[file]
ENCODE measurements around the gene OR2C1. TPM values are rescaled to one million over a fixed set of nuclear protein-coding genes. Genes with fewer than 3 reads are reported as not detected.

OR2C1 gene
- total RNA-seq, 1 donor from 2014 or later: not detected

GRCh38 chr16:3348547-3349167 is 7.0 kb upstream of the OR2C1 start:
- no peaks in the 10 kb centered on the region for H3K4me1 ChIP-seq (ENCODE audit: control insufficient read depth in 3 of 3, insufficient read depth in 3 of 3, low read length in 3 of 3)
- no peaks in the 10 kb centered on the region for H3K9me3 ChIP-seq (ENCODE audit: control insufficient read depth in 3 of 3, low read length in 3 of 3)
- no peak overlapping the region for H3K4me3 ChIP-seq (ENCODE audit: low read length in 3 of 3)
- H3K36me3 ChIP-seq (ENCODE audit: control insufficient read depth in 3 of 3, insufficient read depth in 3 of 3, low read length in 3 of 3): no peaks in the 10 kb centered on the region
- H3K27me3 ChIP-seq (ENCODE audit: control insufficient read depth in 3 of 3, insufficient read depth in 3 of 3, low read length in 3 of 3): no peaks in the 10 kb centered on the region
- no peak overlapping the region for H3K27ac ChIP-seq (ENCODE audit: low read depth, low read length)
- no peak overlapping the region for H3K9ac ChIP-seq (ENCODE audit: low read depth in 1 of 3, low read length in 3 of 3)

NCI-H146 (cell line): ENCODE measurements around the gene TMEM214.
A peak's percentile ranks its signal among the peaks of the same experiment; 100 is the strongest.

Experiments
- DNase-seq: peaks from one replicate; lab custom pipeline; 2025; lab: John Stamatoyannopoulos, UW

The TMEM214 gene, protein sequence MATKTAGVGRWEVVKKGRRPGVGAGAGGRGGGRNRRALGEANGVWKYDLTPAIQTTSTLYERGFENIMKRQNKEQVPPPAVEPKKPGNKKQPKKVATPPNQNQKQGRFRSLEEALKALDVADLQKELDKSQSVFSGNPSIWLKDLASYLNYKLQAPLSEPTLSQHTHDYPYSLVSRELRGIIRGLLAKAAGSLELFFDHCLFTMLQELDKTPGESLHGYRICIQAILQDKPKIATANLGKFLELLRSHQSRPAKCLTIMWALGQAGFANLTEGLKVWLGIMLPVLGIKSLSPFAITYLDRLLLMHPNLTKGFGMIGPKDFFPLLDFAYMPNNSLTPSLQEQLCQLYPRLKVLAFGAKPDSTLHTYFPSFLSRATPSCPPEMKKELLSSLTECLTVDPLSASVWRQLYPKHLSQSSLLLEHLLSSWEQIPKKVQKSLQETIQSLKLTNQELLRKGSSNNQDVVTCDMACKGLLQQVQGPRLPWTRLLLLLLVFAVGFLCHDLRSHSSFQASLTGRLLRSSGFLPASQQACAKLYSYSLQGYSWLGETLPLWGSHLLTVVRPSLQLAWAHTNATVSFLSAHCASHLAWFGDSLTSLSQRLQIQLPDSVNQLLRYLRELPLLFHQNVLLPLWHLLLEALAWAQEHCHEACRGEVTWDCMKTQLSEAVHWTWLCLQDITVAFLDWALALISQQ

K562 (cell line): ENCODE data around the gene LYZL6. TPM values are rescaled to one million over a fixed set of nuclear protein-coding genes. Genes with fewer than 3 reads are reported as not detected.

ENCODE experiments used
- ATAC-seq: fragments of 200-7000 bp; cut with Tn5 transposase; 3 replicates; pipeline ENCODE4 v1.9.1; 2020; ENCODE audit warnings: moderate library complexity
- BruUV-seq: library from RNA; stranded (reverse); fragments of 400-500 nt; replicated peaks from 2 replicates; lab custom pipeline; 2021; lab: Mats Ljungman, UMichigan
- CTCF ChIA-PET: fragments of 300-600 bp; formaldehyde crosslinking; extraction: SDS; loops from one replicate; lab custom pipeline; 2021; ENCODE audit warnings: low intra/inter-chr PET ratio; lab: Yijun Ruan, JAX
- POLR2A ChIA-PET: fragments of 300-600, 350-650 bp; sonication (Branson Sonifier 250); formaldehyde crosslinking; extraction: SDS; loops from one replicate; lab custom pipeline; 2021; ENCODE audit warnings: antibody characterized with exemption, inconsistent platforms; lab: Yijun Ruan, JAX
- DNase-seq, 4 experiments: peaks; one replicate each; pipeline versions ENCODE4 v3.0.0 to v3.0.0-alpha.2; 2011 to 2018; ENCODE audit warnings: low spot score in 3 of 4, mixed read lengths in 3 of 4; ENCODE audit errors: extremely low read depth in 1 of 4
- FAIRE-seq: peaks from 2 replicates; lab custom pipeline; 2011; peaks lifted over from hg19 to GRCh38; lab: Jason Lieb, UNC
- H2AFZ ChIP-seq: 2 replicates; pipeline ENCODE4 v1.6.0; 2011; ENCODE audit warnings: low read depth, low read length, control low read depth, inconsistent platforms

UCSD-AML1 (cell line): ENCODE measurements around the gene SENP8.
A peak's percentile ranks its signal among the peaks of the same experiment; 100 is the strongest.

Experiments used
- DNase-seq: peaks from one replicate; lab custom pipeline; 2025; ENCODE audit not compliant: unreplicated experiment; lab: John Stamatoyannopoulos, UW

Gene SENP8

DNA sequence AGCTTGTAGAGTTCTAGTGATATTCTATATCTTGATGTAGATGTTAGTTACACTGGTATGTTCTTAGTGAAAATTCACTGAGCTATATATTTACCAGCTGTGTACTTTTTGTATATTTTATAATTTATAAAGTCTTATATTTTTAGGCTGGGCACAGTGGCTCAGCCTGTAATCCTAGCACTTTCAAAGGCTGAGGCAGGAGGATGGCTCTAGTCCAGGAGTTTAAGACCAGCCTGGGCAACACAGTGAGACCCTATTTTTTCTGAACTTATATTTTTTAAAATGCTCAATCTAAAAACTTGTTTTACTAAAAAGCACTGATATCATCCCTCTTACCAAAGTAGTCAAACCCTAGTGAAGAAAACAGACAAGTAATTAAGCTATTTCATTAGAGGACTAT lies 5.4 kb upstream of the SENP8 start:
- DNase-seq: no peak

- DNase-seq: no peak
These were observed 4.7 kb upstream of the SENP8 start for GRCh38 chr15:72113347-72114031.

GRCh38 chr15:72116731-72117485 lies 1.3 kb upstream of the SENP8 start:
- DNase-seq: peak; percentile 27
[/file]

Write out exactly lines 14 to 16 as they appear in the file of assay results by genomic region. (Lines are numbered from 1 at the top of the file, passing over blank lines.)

Experiments
- DNase-seq: peaks from one replicate; lab custom pipeline; 2025; lab: John Stamatoyannopoulos, UW

The TMEM214 gene, protein sequence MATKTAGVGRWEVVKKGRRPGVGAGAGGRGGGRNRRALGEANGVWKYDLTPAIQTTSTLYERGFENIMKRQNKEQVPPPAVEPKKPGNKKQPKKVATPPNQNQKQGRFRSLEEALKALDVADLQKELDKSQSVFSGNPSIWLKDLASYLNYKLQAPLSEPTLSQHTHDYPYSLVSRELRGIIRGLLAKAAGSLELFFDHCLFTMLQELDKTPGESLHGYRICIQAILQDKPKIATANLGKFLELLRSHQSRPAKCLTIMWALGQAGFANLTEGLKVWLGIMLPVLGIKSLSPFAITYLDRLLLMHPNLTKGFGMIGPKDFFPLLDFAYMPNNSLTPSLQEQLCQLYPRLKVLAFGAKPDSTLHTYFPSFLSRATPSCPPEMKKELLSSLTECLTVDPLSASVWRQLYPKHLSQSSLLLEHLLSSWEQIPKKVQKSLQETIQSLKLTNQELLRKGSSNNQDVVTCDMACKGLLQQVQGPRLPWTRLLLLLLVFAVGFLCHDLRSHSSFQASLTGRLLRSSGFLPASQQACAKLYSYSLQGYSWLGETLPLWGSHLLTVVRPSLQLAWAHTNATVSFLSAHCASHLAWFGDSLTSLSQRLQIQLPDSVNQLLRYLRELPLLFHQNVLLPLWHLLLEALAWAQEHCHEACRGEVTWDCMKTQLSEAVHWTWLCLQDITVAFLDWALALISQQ